# What is the difference between sound and vibration?

As far as I know, the only difference between sound and vibration is that sound propagates but vibration does not. In most cases, they are the same. Please help clarify these concepts.

• Your brain interprets a vibration of the ear drum which is between approximately $20\, \ rm Hz$ and $20\,\rm kHz$ as a sound. Jul 17, 2018 at 7:30
• How is it that vibration does not propagate? Can you be more specific with examples? Sound is in fact vibration.
– user196418
Jul 18, 2018 at 18:00

We will start by describing what vibration is in general and then go on to describe the human perceptible forms.

Any physical quantity which oscillates in time is a vibration or an oscillation. For example, a disturbance in a lattice of atoms gives rise to an oscillatory displacement from the mean position, which propagates along the dimensions of length. Taking such an example in gas, we talk about a disturbance in pressure. Such a change gives rise to a pressure wave through the gas. If we are looking at a disturbance or oscillation in fields, it gives rise to electromagnetic waves. These are only a few examples. A vibration can be manifested in any of the physical quantities.

Coming to the ones we can perceive, we give these vibrations different names. The perceivable pressure waves in air are sound, the electromagnetic waves that we can see are different colours in visible light. Thus, sound is a smaller part of vibrations that exist around us. Hope this clarifies the confusion.

Sound is vibration and vibrations can be sound depending on if your ear can detect them or not. The human ear can detect roughly 20Hz to 20kHz with perfect hearing. Vibrations also propagate through the material or item that vibrates so I'd say that the statement that vibrations does not propagate is incorrect. The sound however typically propagate through air, perhaps there's a misconception about maybe vibrations not propagating through the air, because at that point they'd probably be sound?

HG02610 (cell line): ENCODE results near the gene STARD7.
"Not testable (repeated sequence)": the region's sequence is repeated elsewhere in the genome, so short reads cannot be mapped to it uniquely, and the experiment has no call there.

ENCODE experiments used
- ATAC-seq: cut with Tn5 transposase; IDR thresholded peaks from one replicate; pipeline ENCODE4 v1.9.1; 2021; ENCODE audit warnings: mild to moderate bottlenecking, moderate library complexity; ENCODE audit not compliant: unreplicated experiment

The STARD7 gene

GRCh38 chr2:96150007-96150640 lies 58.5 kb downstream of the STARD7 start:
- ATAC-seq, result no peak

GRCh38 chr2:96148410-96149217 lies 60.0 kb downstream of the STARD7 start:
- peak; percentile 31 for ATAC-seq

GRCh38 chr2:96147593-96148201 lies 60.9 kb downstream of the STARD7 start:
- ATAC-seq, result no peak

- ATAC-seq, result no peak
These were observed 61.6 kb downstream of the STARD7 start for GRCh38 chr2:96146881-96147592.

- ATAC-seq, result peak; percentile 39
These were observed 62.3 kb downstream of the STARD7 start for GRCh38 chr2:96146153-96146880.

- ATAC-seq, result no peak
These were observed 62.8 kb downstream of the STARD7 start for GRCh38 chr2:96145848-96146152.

• Even frequencies beyond human hearing are called sound, for example ultrasound. Jul 17, 2018 at 11:39
• That is absolutely correct @Triatticus Jul 17, 2018 at 11:41
• I think the confusion arises in models of wave in solids in which in individual vibration of atomic sites remains relatively fixed while the bulk movement (i.e. the wave) is seen when the vibration of one site is handed off to neighboring sites via some coupling. Elementary descriptions might say "the individual vibrating atoms don't move far away form their rest position but the net result of the vibration is that a wave propagates through the material". The "wave" in some sense is seen to have a life of its own, free and unattached to a location.
– user196418
Jul 18, 2018 at 18:04

Both are similar concepts.

Sound is the vibration of air particles (compression and expansion) the can reach your ears. But you can have vibration being propagated in liquids and solids as well.

Some sounds are generated in structures, so the vibration of a structure is converted to sound in air — for instance, a loudspeaker.